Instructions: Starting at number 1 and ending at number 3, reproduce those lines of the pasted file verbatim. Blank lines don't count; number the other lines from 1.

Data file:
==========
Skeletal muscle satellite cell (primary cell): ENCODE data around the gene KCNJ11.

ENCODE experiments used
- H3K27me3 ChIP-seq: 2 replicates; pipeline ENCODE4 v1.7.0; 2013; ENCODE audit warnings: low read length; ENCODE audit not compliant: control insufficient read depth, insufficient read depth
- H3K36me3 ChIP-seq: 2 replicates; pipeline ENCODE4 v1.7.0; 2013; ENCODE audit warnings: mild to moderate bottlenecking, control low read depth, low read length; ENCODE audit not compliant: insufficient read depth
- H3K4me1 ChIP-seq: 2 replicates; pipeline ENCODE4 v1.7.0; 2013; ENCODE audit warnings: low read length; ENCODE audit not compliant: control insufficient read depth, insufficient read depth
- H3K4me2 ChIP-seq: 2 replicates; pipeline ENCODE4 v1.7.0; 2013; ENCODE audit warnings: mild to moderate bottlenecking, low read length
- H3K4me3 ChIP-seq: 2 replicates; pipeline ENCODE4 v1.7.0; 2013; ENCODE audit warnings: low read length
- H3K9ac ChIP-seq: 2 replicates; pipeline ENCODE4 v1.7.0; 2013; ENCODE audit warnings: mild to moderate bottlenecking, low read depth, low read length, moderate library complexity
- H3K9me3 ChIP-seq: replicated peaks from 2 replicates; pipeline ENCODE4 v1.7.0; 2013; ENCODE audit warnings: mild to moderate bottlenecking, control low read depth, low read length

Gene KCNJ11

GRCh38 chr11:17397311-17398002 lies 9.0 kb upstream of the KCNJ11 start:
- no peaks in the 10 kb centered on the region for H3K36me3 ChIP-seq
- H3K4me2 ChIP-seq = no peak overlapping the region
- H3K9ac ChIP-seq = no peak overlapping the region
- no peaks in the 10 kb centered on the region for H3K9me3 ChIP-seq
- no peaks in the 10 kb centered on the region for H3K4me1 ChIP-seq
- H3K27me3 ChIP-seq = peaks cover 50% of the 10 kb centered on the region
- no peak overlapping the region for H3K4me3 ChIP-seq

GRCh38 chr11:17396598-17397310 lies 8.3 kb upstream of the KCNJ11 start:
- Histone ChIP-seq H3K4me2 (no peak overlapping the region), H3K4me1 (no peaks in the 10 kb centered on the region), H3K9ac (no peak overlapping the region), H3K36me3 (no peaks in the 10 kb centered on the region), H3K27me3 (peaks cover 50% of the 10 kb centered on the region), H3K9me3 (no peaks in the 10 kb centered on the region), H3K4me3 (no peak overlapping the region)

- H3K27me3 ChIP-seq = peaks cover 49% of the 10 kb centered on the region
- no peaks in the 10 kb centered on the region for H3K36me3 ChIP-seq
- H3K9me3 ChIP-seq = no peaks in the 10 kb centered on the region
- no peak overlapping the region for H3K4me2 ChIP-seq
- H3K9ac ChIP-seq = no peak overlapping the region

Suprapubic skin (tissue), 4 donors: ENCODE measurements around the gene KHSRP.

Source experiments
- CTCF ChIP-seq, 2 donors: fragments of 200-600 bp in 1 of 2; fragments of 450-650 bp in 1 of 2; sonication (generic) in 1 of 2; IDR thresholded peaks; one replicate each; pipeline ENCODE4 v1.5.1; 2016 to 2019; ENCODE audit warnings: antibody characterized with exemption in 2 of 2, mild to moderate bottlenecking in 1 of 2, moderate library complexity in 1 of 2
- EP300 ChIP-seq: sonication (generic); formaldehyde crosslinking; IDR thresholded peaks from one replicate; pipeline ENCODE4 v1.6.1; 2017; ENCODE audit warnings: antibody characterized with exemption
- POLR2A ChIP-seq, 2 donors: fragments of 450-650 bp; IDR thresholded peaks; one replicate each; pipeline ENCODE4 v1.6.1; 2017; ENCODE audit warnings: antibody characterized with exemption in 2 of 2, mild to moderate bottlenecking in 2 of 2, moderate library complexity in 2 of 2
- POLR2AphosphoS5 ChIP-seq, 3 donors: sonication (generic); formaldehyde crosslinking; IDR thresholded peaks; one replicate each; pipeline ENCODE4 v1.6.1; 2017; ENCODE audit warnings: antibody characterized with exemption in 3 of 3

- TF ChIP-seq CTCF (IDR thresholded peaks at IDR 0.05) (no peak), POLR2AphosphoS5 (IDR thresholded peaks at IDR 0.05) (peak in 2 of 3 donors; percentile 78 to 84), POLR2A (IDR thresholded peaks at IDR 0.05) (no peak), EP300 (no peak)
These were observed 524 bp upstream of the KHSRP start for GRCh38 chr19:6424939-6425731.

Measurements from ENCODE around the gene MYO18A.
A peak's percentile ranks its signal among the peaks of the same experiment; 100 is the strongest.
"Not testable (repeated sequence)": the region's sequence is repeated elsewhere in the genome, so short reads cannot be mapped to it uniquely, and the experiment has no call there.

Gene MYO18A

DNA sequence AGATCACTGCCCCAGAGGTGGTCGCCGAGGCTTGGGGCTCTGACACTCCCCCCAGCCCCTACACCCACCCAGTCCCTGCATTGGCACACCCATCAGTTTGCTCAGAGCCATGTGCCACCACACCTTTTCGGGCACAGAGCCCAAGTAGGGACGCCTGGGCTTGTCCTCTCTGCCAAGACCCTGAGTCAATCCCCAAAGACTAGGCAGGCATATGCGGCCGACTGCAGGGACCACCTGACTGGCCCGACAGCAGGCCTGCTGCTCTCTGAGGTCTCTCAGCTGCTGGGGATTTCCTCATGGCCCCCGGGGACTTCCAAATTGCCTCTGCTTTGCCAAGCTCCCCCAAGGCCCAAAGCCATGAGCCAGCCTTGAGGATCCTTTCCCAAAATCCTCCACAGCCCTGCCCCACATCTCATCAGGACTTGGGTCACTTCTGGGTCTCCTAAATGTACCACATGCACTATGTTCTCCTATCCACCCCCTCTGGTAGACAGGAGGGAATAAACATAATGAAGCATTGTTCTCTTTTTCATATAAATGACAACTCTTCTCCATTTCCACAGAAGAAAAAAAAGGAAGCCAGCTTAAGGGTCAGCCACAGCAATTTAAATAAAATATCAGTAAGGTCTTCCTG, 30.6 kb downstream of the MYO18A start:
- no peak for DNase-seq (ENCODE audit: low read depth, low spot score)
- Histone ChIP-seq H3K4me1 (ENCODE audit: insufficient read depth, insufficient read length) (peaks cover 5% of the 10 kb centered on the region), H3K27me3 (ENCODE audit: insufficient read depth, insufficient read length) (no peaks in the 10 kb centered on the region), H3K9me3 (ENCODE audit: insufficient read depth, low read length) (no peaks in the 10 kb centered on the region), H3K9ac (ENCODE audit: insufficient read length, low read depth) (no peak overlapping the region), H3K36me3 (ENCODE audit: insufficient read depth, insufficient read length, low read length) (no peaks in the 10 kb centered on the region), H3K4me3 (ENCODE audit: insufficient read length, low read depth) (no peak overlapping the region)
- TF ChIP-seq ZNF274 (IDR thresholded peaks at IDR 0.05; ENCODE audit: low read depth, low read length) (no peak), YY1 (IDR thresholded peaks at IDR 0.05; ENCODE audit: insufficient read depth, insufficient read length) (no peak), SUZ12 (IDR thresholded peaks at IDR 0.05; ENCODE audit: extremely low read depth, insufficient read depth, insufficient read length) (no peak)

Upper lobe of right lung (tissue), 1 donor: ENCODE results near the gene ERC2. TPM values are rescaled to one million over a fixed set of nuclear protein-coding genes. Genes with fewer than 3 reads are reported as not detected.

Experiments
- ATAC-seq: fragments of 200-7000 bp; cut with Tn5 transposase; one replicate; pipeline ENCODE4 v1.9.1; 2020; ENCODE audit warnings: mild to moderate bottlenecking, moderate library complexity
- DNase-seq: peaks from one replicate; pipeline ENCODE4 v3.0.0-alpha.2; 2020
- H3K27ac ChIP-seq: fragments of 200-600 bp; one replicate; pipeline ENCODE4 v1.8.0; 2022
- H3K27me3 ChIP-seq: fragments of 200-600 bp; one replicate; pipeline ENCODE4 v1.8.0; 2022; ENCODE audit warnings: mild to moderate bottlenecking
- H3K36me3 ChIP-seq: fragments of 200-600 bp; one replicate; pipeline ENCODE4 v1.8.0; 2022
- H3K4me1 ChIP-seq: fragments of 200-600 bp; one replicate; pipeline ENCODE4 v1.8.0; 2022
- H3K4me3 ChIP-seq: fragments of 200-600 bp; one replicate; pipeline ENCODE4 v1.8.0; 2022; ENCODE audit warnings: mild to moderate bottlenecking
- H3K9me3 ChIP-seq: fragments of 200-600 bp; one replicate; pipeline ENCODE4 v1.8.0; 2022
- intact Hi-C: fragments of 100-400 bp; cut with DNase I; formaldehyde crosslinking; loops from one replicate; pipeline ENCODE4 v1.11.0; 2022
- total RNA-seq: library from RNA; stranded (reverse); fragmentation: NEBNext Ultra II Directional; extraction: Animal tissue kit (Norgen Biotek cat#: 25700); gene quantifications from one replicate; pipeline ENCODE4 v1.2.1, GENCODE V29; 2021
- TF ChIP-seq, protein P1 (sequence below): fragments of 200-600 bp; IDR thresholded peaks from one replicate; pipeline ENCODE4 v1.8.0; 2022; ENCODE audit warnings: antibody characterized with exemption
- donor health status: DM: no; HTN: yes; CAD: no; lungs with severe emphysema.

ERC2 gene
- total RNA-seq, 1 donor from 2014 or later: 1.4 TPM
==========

Skeletal muscle satellite cell (primary cell): ENCODE data around the gene KCNJ11.

ENCODE experiments used
- H3K27me3 ChIP-seq: 2 replicates; pipeline ENCODE4 v1.7.0; 2013; ENCODE audit warnings: low read length; ENCODE audit not compliant: control insufficient read depth, insufficient read depth